Code Of Hammurabi Laws Compared To Today's Laws

Compare and contrast the Code of Hammurabi and today's legal system.

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Like the laws of today, Hammurabi's Code lays out specific punishments for specific crimes. This is meant to create equity in the way that punishments are meted out. Both the Babylonians and today's society have a strong desire for the application of justice. That is ultimately why legal systems are...

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Like the laws of today, Hammurabi's Code lays out specific punishments for specific crimes. This is meant to create equity in the way that punishments are meted out. Both the Babylonians and today's society have a strong desire for the application of justice. That is ultimately why legal systems are created. In a just society, people need to be held accountable for their actions which harm others. A legal system helps to ensure this.

However, unlike today, Babylonian punishments vary depending on one's social class. While in practice, certain populations today are disproportionally punished for some crimes, this is not enshrined in official law. The modern legal code does not differentiate between social class.

Like today's legal system, Hammurabi's Code lays out the way that trials are conducted. It spells out the requirement for witnesses and impartial judges. Unlike today, though, an accuser in Babylonian times was responsible for bringing the accused to court rather than law enforcement.

A major difference between Hammurabi's Code and today's legal system has to do with the form of punishments. It is true that some punishments are very similar. Today, some civil and criminal infractions result in the payment of damages and restitution. There are examples of this all over Hammurabi's Code. However, most crimes today result in incarceration. The Babylonians did not use incarceration as a common punishment.

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Hammurabi's Code is much more brutal than modern law codes. We see this in the famous "an eye for an eye" quotation: there's a kind of unrelenting severity which runs throughout that Code, and when reading through it, you see the death penalty invoked a lot. In addition, you will find that Hammurabi's Code was created for a slave holding society. Note, too, that there is no such thing as equality before the law: people were treated very differently based on their status in society.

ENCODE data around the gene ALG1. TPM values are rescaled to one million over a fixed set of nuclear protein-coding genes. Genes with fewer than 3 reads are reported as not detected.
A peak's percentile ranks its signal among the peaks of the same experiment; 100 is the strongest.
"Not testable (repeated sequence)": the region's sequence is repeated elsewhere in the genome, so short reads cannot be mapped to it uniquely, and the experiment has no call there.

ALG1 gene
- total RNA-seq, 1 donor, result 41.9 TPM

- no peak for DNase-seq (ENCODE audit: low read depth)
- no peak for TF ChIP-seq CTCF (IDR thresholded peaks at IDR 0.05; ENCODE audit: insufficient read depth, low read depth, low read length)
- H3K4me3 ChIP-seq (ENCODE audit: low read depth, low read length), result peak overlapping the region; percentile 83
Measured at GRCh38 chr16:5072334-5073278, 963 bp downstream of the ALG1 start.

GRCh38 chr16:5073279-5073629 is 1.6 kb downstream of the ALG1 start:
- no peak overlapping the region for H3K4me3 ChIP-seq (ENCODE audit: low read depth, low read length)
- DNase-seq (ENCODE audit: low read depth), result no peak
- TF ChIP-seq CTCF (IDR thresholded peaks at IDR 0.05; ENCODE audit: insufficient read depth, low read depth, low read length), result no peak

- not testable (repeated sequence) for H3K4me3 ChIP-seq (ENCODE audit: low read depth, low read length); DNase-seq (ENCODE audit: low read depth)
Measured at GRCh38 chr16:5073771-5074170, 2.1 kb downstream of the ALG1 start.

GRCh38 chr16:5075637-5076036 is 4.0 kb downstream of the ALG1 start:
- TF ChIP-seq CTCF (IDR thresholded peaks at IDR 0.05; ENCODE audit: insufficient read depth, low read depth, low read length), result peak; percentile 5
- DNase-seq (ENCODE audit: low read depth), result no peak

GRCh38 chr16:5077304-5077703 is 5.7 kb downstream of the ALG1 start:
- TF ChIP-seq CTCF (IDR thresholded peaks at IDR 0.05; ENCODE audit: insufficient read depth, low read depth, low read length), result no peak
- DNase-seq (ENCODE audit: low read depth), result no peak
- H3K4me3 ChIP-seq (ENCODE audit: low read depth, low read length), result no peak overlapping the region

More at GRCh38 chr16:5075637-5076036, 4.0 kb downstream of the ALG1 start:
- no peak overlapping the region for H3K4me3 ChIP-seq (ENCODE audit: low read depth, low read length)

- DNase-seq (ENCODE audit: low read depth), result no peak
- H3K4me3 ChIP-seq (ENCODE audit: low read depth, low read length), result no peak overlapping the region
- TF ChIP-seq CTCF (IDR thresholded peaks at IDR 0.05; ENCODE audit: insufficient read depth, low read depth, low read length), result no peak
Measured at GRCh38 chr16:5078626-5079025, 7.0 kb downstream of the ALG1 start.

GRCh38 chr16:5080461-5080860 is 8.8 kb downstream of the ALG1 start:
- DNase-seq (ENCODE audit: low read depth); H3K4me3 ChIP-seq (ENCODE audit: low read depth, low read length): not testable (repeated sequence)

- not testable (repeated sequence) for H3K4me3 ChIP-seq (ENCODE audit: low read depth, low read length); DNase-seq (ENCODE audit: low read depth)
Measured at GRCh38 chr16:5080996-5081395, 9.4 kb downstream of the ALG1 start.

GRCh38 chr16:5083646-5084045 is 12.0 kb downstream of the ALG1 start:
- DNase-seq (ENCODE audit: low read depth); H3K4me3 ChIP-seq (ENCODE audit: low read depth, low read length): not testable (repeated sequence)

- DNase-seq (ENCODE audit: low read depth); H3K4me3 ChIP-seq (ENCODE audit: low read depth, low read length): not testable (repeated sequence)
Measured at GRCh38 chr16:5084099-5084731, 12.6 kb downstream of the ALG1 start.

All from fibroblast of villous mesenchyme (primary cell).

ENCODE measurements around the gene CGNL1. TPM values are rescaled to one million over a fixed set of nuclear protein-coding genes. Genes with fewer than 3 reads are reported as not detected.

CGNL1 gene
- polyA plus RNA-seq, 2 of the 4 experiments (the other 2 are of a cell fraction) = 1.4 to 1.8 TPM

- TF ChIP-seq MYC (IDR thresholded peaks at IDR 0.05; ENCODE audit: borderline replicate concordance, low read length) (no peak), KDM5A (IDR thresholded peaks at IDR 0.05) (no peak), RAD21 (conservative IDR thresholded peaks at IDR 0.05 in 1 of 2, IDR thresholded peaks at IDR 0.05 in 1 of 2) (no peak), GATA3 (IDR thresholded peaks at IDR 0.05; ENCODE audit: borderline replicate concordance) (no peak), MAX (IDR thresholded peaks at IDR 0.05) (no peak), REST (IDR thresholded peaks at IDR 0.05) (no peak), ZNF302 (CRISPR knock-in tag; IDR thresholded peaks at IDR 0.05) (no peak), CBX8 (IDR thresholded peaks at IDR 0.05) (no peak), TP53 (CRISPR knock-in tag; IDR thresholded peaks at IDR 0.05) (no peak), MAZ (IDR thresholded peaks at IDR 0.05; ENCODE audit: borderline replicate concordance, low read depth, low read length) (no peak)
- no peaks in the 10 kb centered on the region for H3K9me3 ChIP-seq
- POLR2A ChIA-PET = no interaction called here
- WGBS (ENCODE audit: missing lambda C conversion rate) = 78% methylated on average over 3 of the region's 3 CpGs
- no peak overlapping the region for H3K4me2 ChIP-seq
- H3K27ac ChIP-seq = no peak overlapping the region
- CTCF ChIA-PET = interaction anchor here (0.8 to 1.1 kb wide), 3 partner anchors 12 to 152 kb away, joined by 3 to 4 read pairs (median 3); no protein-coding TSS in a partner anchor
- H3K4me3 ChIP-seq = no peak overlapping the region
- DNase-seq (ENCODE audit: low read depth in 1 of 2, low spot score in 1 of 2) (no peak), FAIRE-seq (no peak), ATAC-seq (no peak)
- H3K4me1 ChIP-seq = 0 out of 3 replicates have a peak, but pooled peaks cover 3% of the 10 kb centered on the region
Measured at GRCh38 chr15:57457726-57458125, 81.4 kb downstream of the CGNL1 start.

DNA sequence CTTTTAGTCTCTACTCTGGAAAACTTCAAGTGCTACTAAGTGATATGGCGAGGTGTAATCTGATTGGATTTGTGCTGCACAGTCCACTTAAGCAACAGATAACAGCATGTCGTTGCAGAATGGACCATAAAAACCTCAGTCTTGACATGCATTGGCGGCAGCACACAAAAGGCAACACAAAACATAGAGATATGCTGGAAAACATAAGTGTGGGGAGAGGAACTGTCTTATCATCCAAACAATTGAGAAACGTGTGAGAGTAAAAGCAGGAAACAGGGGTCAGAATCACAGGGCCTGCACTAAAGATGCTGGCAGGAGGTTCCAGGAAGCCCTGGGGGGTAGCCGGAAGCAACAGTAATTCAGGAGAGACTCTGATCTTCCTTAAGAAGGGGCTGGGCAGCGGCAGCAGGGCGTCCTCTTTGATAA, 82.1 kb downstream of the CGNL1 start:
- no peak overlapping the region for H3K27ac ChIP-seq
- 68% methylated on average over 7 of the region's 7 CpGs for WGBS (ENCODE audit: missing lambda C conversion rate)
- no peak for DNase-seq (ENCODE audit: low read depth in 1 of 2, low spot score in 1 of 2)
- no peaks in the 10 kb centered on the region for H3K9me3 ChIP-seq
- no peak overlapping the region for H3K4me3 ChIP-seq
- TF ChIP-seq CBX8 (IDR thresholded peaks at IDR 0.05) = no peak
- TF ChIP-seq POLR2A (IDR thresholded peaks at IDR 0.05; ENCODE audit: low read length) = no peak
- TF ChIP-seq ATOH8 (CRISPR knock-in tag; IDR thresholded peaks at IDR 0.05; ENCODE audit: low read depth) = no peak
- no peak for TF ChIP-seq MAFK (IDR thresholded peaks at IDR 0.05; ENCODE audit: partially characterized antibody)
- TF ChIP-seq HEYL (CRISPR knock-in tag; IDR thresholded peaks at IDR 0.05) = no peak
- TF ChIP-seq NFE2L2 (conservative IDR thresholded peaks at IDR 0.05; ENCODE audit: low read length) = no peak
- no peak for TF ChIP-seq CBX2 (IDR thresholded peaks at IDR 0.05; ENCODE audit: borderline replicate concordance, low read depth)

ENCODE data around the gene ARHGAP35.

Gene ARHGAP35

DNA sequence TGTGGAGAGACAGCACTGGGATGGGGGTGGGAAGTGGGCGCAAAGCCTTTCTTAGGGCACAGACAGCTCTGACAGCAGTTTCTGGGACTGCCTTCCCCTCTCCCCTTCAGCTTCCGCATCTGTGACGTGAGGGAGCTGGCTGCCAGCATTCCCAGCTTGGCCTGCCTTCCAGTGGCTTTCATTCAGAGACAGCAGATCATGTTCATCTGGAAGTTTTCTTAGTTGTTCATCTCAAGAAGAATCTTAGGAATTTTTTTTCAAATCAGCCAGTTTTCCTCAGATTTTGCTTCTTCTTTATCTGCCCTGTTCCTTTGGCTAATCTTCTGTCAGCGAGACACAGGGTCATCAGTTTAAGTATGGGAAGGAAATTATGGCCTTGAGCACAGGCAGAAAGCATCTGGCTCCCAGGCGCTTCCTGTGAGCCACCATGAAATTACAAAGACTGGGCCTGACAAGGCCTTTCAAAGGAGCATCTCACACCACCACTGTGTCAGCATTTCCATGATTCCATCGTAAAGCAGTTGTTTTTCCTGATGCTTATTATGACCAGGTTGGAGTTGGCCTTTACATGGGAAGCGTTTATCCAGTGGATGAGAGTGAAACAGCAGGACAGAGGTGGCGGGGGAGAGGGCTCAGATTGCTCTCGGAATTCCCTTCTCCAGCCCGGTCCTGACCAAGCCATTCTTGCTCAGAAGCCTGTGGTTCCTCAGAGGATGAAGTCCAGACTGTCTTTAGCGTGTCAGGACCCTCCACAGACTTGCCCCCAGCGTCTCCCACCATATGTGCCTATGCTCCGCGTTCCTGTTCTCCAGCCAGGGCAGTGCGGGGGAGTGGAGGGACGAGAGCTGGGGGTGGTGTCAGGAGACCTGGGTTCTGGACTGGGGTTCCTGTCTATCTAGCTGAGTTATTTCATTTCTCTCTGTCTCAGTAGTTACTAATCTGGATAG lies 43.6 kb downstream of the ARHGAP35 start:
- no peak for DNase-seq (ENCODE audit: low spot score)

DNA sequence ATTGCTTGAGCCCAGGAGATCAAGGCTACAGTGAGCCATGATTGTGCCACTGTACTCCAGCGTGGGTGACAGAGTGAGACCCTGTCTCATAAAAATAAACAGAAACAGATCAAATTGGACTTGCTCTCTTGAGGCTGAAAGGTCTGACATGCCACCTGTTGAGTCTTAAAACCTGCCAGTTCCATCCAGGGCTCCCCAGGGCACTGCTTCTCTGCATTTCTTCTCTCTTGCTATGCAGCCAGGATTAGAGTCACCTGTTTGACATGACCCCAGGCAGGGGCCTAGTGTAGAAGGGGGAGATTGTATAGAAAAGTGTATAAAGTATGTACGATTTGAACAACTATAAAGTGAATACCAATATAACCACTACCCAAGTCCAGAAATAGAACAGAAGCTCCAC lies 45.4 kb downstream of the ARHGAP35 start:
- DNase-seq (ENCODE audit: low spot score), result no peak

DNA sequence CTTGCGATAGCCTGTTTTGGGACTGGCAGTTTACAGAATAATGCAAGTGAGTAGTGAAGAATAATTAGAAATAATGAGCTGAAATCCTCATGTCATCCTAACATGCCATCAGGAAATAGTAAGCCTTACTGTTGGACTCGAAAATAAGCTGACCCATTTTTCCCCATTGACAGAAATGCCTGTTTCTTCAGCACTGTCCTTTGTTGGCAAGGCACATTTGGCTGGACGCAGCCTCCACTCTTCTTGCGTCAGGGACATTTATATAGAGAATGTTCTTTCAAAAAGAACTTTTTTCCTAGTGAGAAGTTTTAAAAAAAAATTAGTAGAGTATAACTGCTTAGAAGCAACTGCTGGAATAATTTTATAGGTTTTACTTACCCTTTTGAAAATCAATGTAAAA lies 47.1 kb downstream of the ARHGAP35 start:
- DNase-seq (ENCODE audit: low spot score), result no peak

That being said, there are similarities. Hammurabi's Code, like modern law codes, had the same fundamental purpose: to maintain law and order, punish wrongdoing, and provide for justice. They also both show an awareness concerning the potential for false accusations. Much like modern legal codes, Hammurabi's Code extended across both criminal and civil law.

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The Code of Hammurabi is one of the earliest written legal systems. Like modern legal codes, it attempts to set out classes of crimes and appropriate punishments in a fair and just manner.

The main distinction is that the Code of Hammurabi is created for a smaller and less complex society than ours and goes into great detail on some issues that we leave to the free market, such as wages, but is often less intricate and less reliant on precedent than our own. It assesses penalties in terms of retribution and restitution; incarceration, which is a major feature of our system, is not a standard punishment.

Another major difference is that laws apply differently to different types of people. Our legal system makes quite limited distinctions between minors and adults and also has specific sections addressing diminished responsibility (the mentally ill, people with dementia, or people otherwise incapacitated or disabled), while Mesopotamian laws distinguish between men and women, slaves and free, and rich and poor, with different laws or penalties applying to each class of person.

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There are some similarities and differences between Hammurabi’s Code and today’s laws. One similarity is that both sets of laws are written laws.  These laws cover many similar topics. For example, they include laws dealing with family matters, assault, and compensation. The purpose of the laws was to discourage people from treating other people poorly and from breaking the law. Some laws were considered to be reasonable. For example, if a person owed money to somebody, but a disaster occurred and that person couldn’t harvest any grain, then that person wouldn’t have to give any grain to the person to whom he owed money and also wouldn’t have to pay any rent for that year.

There are some differences between the laws. The laws treated people differently. The laws treated the wealthy differently than the average person. The concept of an eye for an eye is an example. If a man took the eye of a wealthy person, that man would lose his eye. If the man took the eye of a common man, he would have to pay a monetary amount. Another difference is that an accuser was required to bring the accused to court. Additionally, if a person jumped into the Euphrates River and returned to shore, that person was considered to be innocent. We don't operate like this in our legal system.

Both sets of laws have similarities and differences.

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I think the best way to help you would be to point you to some links for research.  Hammurabi's code is often referred to as the basis for our modern legal system.

Here you go:

http://www.enotes.com/wests-law-encyclopedia/code-hammurabi

http://www.enotes.com/history/discuss/hammurabis-code-compared-today-96731

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